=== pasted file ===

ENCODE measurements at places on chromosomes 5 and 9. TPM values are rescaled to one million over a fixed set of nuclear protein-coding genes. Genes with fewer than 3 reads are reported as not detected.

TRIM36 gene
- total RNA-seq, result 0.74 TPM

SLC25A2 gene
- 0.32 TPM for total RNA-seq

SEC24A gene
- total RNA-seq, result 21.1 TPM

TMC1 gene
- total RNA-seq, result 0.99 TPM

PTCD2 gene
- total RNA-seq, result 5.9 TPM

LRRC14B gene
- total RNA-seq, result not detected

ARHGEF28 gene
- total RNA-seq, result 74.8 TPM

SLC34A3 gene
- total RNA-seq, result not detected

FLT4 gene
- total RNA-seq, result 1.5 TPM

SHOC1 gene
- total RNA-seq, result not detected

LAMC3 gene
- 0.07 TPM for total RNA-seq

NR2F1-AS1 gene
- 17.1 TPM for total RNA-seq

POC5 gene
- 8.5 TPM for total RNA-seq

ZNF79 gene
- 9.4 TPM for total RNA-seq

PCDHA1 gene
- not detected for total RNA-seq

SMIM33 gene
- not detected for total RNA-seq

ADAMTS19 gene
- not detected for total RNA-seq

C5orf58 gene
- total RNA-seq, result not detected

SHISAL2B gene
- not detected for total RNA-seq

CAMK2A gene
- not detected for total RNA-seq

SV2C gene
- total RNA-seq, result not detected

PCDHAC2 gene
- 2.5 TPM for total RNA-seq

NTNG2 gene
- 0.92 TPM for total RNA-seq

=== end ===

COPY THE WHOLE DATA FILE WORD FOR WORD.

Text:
ENCODE measurements at places on chromosomes 5 and 9. TPM values are rescaled to one million over a fixed set of nuclear protein-coding genes. Genes with fewer than 3 reads are reported as not detected.

TRIM36 gene
- total RNA-seq, result 0.74 TPM

SLC25A2 gene
- 0.32 TPM for total RNA-seq

SEC24A gene
- total RNA-seq, result 21.1 TPM

TMC1 gene
- total RNA-seq, result 0.99 TPM

PTCD2 gene
- total RNA-seq, result 5.9 TPM

LRRC14B gene
- total RNA-seq, result not detected

ARHGEF28 gene
- total RNA-seq, result 74.8 TPM

SLC34A3 gene
- total RNA-seq, result not detected

FLT4 gene
- total RNA-seq, result 1.5 TPM

SHOC1 gene
- total RNA-seq, result not detected

LAMC3 gene
- 0.07 TPM for total RNA-seq

NR2F1-AS1 gene
- 17.1 TPM for total RNA-seq

POC5 gene
- 8.5 TPM for total RNA-seq

ZNF79 gene
- 9.4 TPM for total RNA-seq

PCDHA1 gene
- not detected for total RNA-seq

SMIM33 gene
- not detected for total RNA-seq

ADAMTS19 gene
- not detected for total RNA-seq

C5orf58 gene
- total RNA-seq, result not detected

SHISAL2B gene
- not detected for total RNA-seq

CAMK2A gene
- not detected for total RNA-seq

SV2C gene
- total RNA-seq, result not detected

PCDHAC2 gene
- 2.5 TPM for total RNA-seq

NTNG2 gene
- 0.92 TPM for total RNA-seq